So, to answer your question, you start with, you mentioned, “Should I just pay cash for it? How should I finance it?” So, there's three ways that you can actually buy something. The first one is cash. Now you've bought something and you have the thing. Let's just say it's a car. You have the car but the money is gone. Now the one thing about efficiency is there's an enormous opportunity cost and this is, I think, what the wealthiest families are cognizant about, what the middle class and the poor are not cognizant about is. There's an inefficiency there because now the money is completely gone, you've lost the ability, from that savings, to earn a predictable return over time because essentially, now you have zero savings, now you start again. And you build it up again.

The second way is to purchase things if you don't have any savings, and unfortunately this is the majority where folks are. You have to finance it. Using that same example, now you have to finance the car. So, you've to borrow, most people borrow 100%, they pay it back, now you've paid the loan off, you still have zero savings and you have the vehicle.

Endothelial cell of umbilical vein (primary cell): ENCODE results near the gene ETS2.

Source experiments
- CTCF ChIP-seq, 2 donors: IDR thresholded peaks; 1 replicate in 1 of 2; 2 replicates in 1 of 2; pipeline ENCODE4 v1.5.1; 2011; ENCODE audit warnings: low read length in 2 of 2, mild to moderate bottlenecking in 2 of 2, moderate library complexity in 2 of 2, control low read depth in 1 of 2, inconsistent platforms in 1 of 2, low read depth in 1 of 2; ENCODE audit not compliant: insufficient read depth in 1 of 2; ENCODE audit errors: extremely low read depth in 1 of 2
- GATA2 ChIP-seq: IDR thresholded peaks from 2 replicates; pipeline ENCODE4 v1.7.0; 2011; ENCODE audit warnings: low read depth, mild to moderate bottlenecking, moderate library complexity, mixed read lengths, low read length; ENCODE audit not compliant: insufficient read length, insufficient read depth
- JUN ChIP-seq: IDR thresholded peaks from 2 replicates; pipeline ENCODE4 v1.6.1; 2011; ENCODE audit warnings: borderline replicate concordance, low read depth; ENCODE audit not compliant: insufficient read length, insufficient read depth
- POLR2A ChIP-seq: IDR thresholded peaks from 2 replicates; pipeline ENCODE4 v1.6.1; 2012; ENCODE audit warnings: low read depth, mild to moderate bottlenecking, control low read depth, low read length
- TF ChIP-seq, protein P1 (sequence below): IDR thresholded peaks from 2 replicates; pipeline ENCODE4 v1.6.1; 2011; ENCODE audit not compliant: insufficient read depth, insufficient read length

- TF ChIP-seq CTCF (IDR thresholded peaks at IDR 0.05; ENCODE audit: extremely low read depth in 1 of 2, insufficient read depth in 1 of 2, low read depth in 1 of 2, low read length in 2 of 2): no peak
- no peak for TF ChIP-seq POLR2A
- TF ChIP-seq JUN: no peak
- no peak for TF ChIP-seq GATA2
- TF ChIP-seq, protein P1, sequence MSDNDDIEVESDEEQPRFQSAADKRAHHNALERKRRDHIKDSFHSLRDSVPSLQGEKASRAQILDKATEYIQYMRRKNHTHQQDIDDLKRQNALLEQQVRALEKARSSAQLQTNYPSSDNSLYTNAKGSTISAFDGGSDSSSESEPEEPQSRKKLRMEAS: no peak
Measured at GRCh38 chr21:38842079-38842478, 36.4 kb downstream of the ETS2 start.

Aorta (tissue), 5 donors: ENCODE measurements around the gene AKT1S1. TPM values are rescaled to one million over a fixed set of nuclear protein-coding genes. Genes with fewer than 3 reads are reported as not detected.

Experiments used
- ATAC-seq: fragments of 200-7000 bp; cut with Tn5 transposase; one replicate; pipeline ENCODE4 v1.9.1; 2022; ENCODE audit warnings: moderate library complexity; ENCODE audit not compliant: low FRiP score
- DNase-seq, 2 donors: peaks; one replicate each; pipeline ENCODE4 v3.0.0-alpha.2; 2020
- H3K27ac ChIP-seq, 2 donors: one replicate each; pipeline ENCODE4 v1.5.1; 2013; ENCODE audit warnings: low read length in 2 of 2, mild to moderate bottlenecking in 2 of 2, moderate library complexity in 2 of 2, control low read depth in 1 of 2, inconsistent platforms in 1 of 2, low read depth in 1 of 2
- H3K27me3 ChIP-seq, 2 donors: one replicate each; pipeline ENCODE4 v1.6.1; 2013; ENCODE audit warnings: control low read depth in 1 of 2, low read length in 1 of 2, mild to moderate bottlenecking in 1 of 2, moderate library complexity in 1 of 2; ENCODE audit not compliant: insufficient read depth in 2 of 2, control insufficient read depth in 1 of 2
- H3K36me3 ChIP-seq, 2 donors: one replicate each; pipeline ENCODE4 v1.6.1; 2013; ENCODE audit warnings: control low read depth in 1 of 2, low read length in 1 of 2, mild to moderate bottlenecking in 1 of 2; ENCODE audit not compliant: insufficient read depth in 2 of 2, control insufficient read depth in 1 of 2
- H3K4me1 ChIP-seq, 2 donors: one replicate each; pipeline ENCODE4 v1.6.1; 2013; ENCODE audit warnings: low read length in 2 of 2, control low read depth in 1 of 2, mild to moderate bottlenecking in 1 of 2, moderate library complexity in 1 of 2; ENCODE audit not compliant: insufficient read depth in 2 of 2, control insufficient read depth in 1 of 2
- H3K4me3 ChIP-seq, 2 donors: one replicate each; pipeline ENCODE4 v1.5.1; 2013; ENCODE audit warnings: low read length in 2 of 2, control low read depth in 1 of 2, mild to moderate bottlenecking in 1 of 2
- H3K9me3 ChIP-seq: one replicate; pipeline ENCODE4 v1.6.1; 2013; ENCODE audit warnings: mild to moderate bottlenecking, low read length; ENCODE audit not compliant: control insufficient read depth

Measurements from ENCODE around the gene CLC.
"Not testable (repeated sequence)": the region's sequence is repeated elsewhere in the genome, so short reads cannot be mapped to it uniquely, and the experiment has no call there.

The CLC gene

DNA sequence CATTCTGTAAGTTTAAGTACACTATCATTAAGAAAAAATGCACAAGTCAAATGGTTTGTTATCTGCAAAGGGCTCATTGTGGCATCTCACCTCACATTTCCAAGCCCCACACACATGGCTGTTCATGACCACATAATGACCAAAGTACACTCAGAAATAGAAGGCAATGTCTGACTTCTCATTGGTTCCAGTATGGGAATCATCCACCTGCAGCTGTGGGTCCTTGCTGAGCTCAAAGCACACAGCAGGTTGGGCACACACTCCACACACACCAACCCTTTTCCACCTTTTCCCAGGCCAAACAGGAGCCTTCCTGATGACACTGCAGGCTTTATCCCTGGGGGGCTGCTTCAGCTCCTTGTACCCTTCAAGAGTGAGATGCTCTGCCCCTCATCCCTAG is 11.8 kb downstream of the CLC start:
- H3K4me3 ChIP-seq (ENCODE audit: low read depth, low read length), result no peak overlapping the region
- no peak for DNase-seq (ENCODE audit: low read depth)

And then there's a third way of utilizing an asset, a vehicle, building up savings in that, collateralizing that asset, to acquire another asset or, in this case, this is not even an asset, it's just a consumer good, a car, for instance. But let's just say, using that example, you build up the savings in this policy, then the money that you have in there in cash value can be collateralized. You can access it, purchase the car. Now you have the car, you still have the savings that still is earning interest, it's protected. And now you're paying the interest back to the insurance company in your policy but you haven't lost the opportunity cost of that money that keeps on growing for you.